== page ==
Mosquitoes Bred With Genes That Could Wipe Out Their Species | The Mary Sue
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Mosquitoes Are Being Bred With Genes That Will Kill Them

Preparing for mass mosquito genocide.



Mosquitoes are the bane of our existence and if you don’t agree, you are clearly unaware of all of the human deaths that are mosquito-related. That’s why this new gene that would supposedly prevent mosquito babies from maturing sounds like a really good thing.

According to an infographic posted by Bill Gates on his blog and featured on Business Insider, mosquitoes are responsible for about 725,000 deaths every year — which is more than the 475,000 recorded human-related deaths. Yes, mosquitoes kill people more than people do. This is because mosquitos carry diseases such as malaria, which are also responsible for an abundant amount of yearly deaths on their own. If a disease carrying mosquito does not kill you outright, it will at least cripple you to the point where you cannot fend for yourself, and that kills you.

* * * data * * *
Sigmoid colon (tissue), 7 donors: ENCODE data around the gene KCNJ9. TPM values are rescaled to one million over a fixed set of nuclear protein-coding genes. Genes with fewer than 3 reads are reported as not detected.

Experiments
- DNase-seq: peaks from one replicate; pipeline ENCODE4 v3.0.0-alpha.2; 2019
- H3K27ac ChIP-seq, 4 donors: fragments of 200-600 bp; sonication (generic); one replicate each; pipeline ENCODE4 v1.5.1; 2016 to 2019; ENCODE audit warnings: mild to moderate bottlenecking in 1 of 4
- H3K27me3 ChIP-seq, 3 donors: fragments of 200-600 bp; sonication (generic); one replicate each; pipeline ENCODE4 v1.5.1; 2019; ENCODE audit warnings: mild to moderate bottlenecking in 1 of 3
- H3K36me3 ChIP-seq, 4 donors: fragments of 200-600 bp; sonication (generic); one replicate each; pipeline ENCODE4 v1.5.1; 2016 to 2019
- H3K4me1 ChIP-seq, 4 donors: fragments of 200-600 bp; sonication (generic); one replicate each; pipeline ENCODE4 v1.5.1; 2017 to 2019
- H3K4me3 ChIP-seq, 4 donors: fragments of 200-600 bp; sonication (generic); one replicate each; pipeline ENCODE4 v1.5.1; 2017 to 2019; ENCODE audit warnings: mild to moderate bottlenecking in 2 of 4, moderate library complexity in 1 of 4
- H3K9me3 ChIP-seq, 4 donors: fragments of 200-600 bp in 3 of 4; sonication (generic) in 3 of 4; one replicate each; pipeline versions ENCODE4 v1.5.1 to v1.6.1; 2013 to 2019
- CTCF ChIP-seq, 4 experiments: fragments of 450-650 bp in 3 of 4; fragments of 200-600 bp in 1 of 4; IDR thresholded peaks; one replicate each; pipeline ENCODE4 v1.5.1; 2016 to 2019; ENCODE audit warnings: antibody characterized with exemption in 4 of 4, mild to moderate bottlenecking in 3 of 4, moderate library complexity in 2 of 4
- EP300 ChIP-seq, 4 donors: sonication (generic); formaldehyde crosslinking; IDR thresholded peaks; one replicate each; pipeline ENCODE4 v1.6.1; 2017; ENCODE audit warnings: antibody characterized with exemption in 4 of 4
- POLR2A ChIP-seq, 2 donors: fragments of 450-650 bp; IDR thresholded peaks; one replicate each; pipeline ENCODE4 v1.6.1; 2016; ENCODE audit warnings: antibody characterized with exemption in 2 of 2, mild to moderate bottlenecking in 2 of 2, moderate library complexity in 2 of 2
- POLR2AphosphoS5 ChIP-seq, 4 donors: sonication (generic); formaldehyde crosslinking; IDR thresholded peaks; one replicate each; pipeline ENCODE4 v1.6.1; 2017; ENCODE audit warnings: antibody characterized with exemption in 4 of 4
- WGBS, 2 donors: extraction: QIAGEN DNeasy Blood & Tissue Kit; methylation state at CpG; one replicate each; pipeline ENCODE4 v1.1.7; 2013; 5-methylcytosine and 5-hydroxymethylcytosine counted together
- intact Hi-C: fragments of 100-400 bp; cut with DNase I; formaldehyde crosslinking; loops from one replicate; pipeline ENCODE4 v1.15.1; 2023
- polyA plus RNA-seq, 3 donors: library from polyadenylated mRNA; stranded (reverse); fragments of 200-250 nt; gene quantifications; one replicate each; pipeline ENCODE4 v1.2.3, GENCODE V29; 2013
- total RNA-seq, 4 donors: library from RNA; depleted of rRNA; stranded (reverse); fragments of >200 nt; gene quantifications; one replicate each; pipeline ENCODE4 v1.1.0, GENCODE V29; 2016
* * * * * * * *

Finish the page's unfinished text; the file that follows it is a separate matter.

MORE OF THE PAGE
The mosquitos in Brazil (known as Aedes aegypti) carry dengue fever, and the World Cup also happens to be taking place happening in Brazil this summer, so authorities have approved the release of genetically reprogrammed mosquitoes that will wipe out their own species. The male mosquitoes are given a flawed gene and sent out to to go forth and multiply, spreading this gene into the wild. Then, mosquito offspring who inherit the gene die before they can sexually mature and reproduce. Trials have shown a 90% decrease, according to the biotech company that created the gene.

Naturally, critics and environmentalists have raised some issues. For example, the gene won’t necessarily be effective in eliminating the gene entirely, as it was only given to a certain type of mosquito, while many other mosquitoes still carry dengue fever and malaria. It’s also unknown whether females with the mutant gene would cause allergic reactions in victims that are bitten. In addition, there’s the possibility that mosquitoes could adapt to the mutated gene, reducing the chances of death. (Editor’s note: science writer David Quammen brings up some other possible drawbacks on a Radiolab podcast episode about the gene, which is worth a listen)

Regardless of the possible consequences of releasing suicidal mutated mosquitoes into the wild, it’s a good step in an effort to fight diseases that pose a threat to our well being.

(via engadget, image via Nagesh Jayaraman)

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